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US: Activists protest DuPont releases

State allows Pascagoula plant to discharge small amounts of chemical

by Julie GoodmanThe Clarion Ledger
July 17th, 2006

The $10.25 million DuPont paid to resolve recent federal environmental complaints is fueling at least one resident's suspicions that the chemical company's discharge of a Teflon-related by-product into Pascagoula's wastewater treatment system is not as benign as it maintains.

The Mississippi Chapter of the Sierra Club is fighting the state's decision to allow the Pascagoula plant's discharge.

Nearby resident Virginia Terreson, 72, of Moss Point said she is angry the company is dumping a "toxic" chemical in her community, where she says there is already a high incidence of cancer and immune disorders.

"It doesn't go away," Terreson said of a chemical called perfluorooctanoic acid, or PFOA. "It biocumulates in the environment, and DuPont, I think, is notorious about not leveling with the public about how toxic their products are."

Wilmington, Del.-based DuPont acquired First Chemical Corp. in Pascagoula in 2002 as a wholly owned subsidiary.

The state Environmental Quality Permit Board decided June 6 that First Chemical's activity did not require any modification to its permit, which allows it to discharge pretreated wastewater into Pascagoula's treatment facility.

The state did not intervene because there are no water-quality standards for PFOA, said Jerry Cain, the director of the Office of Pollution Control for the Department of Environmental Quality. The EPA has not established levels that facilities must meet when discharging PFOA, in part, because the science is not clear on whether PFOA has any adverse effects, he said.

The EPA says PFOA is "persistent" in the environment and was being found at very low levels in the environment and in the blood of the general population. It "caused developmental and other adverse effects in laboratory animals," the agency's site said.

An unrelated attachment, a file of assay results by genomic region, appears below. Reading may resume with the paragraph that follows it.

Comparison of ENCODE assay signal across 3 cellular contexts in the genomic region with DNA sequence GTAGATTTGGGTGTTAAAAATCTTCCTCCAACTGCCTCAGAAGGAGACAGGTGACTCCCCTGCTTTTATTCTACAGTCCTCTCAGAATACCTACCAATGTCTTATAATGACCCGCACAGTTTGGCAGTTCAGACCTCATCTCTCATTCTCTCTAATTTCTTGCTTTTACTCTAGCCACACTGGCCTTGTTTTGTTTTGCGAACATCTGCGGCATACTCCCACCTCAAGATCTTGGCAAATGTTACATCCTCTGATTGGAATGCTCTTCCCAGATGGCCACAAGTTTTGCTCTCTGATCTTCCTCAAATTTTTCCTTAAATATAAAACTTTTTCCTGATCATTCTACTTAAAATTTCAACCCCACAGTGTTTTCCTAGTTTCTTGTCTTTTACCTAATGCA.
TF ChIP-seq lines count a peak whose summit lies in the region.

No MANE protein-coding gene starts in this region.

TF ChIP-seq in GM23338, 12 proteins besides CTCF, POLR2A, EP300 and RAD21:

"We did our due diligence and, based on the information available, didn't see the need for a permit modification," Cain said.

The processing plant plans to refine an alcohol used in the manufacturing of surface-protection products - including Teflon, the nonstick, stain-resistant product used for cookware that is a registered trademark of DuPont's.

PFOA is released as an unintended byproduct during the making of telomer alcohol.

The plant plans to "chemically destroy all but a very tiny amount" of the PFOA, said Brad Martin, safety health and environmental manager for First Chemical, amounting to one to two pounds being discharged a year.

That's down from the 1,000 pounds a year released with the current product manufacturing.

That destruction happens over a two-part process. First, the product will be chemically reacted to destroy PFOA.

It then will go through the plant's own wastewater treatment technology, before it heads into the Pascagoula treatment system.

"We do not plan now or in the future to manufacture PFOA here at the site. PFOA is a very small impurity in the telomer product that we are going to be refining further here at the site," Martin said. "There are no known human health effects caused by PFOA. These are based on studies by DuPont and other researchers."

Becky Gillette, co-chairwoman of the Sierra Club chapter, says that is only what the company says it plans to do, but the U.S. Environmental Protection Agency fine lodged against DuPont has hurt the company's credibility.

Last year, the EPA announced the settlement with DuPont to resolve complaints that the company failed to report information about PFOA risks.

DuPont admitted no liability but agreed to pay civil fines of $10.25 million and to fund environmental monitoring projects.

"Now, we're supposed to turn around and trust them?" Gillette asked.

Gillette said she fears PFOA will spread to other areas of the country and run "in the blood of Americans, in the blood of polar bears, in blood worldwide."

The permit comes up for re-issuance in about two years, and in the interim, the company will be monitoring the environment to see if there is any measurable increase of the chemical.

"In two years, there may be more regulatory requirements, there may not be additional regulatory requirements," Cain said.

The Sierra Club is waiting for an evidentiary hearing to be scheduled for the appeal.

Martin hopes to start up the process in the next few months.






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